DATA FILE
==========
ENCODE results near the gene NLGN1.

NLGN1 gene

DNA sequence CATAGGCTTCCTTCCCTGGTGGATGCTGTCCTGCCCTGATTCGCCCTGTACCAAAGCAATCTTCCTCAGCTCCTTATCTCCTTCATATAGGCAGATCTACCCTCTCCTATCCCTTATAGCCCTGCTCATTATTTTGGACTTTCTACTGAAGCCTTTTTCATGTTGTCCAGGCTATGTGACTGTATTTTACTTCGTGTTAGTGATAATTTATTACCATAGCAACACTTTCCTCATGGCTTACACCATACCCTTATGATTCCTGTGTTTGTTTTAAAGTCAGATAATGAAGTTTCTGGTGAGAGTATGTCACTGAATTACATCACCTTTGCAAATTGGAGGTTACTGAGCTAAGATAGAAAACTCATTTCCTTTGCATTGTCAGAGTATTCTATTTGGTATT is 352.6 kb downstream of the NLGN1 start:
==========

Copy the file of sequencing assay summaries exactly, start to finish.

ENCODE results near the gene NLGN1.

NLGN1 gene

DNA sequence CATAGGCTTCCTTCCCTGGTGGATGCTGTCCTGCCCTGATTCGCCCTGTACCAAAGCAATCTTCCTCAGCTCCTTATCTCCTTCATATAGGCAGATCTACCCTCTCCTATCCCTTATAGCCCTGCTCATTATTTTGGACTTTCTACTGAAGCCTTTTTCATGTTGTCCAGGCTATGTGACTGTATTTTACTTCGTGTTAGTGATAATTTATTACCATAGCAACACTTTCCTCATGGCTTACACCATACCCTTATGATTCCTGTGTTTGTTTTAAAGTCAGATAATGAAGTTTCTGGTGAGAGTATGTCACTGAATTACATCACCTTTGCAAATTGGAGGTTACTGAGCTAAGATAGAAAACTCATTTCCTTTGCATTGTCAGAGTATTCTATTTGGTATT is 352.6 kb downstream of the NLGN1 start: